I couldn't be more relieved when we made it into the birth centre. I could feel myself starting to slightly lose my composure. My midwife set up the bath for me, while my husband and student midwife helped me take my tens off and strip down. I kept my birth comb with me as I was finding it very helpful. Looking back I was definitely in transition and experiencing the classic 'crisis of confidence'.

"I remember saying "I'm scared" and was struggling with the intensity of the surges"

Once I got in the water I remember saying "I'm scared" and was struggling with the intensity of the surges. The transition to hospital left me feeling exposed. My husband and student midwife quickly set up my music and the next time I opened my eyes, I was surrounded by LED candles and my affirmation cards. I had made an affirmation card with Lily's picture on it, and in that moment my mindset shifted. I knew I could do this. This was the birth I had longed for and I knew I was more than capable.

Up until this point my support team were saying beautiful, encouraging words to me. I knew she was close and after an enormous surge I felt her drop, and my body started to bear down. I really felt that I needed silence to concentrate on pushing her head out slowly and controlled. I couldn't fully voice this, so I quietly whispered "Shhhhh" - it was all I could manage to communicate. Birthing her head in the water was an incredible experience. I had no prompting and allowed my body to do it's thing. I was completely quiet with my eyes closed while pushing out her head. I reached down and felt her full head of hair and knew she was so close. Once the head was born, I changed positions to lean back slightly. I remember saying "Help. Please help" and heard everyone reassuring me. But what I was trying to communicate was that I felt that I was falling back and needed support from behind. My husband must have sensed this and quickly moved to support my back.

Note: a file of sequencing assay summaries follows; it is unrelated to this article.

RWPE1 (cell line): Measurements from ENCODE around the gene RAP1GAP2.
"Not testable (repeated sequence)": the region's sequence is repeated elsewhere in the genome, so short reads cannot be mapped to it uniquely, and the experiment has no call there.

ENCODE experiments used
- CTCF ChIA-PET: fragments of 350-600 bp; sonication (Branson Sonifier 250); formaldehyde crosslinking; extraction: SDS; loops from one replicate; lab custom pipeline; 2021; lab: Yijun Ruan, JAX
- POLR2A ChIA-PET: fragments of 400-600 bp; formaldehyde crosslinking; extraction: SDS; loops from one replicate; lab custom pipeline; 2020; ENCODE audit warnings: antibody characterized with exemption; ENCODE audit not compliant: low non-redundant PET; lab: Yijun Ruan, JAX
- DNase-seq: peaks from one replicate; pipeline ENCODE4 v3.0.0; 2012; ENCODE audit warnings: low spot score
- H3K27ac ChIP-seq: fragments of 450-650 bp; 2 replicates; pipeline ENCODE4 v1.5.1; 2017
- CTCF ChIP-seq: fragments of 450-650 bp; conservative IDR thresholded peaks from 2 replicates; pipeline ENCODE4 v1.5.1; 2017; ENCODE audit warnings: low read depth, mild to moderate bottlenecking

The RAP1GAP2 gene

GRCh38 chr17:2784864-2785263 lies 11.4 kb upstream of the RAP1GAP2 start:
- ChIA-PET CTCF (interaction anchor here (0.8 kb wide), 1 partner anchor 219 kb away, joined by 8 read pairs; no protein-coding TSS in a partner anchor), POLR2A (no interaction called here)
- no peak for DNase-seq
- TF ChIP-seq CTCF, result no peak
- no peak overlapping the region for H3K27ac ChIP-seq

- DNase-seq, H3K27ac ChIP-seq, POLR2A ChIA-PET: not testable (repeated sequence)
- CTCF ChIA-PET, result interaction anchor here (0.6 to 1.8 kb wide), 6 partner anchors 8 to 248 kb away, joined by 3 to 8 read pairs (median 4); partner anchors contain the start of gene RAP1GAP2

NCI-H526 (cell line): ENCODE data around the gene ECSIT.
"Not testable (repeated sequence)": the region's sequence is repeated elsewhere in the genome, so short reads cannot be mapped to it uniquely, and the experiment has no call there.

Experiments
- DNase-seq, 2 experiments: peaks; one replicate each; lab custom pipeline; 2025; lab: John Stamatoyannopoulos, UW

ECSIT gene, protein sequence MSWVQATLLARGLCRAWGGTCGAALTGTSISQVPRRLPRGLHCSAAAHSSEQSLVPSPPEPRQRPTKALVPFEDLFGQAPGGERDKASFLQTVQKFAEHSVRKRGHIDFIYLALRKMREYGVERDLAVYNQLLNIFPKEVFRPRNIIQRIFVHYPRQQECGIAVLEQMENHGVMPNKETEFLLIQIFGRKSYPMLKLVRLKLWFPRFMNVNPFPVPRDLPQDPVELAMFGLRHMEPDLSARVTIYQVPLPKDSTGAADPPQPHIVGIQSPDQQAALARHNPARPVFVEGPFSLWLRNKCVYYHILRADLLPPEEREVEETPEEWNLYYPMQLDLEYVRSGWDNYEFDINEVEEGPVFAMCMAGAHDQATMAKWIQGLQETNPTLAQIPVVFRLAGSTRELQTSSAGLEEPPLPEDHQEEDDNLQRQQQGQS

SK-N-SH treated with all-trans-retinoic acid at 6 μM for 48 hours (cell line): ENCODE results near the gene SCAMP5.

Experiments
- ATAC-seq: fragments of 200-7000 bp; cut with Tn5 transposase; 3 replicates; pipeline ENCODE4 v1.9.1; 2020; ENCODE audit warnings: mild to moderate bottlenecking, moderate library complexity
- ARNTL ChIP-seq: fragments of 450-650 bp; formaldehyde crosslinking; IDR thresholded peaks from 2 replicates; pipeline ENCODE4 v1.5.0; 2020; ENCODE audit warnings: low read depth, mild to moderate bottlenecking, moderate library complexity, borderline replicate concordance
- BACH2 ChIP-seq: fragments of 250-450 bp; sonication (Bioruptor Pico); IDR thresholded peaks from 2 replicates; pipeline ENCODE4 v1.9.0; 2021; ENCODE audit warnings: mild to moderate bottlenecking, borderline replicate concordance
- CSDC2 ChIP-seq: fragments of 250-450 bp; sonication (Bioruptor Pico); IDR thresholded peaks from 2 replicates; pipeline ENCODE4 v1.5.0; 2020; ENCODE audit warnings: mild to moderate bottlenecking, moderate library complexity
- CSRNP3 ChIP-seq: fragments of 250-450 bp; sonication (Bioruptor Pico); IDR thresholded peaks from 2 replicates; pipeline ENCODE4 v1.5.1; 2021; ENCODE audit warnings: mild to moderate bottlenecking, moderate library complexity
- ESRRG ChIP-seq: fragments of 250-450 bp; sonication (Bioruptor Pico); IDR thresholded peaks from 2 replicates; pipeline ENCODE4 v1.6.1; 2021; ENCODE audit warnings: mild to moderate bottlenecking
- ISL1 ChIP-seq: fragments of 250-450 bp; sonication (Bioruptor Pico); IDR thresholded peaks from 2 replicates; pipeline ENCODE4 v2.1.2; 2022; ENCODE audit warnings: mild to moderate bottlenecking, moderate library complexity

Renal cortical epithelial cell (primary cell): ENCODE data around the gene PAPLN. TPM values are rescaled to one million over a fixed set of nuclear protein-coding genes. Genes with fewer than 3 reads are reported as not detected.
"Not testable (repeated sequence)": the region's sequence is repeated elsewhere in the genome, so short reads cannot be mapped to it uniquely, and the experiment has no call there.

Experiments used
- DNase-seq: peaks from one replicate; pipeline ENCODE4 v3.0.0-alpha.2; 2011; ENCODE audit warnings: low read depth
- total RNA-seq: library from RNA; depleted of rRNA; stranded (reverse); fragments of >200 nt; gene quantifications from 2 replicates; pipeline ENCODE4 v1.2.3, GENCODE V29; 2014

After another huge surge, I birthed my baby's body into the water. I opened my eyes and saw my daughter come into this world through the water and into my arms. I received her and brought her to my chest without assistance. It was the most exhilarating experience of my life. We did it! All up, I was only in hospital for 35 minutes before my daughter was born.

I wanted a physiological third stage but felt very uncomfortable in the water after a few minutes because the adrenaline from the quick labour was making my legs shake. I was helped out of the bath and onto the bed. We waited quite a while for the placenta to detach but after some bleeding, I decided to get the syntocin injection to assist with my third stage. After the injection, I birthed the placenta quickly and easily. My husband cut the cord and we were left to enjoy our little girl. Even though I was still very shaky, I felt amazing.

Our room was kept dim and candle-lit the entire time through the golden hours, skin to skin, and all the checks.

We left the hospital that same afternoon and returned home in time for dinner.

So much education and vision casting went into my second birth, and every moment of preparation was so worth it. Navigating any unexpected circumstances became so much easier as I was strong in my preferences and knew how to advocate for myself. My physical and emotional recovery has also been so much easier than my first daughter. I've learnt to accept help with more grace and lean into newborn life, knowing how fleeting it is.

The birth of Eve was the most magical and empowering day of my life and my midwife captured it all on film for me to remember.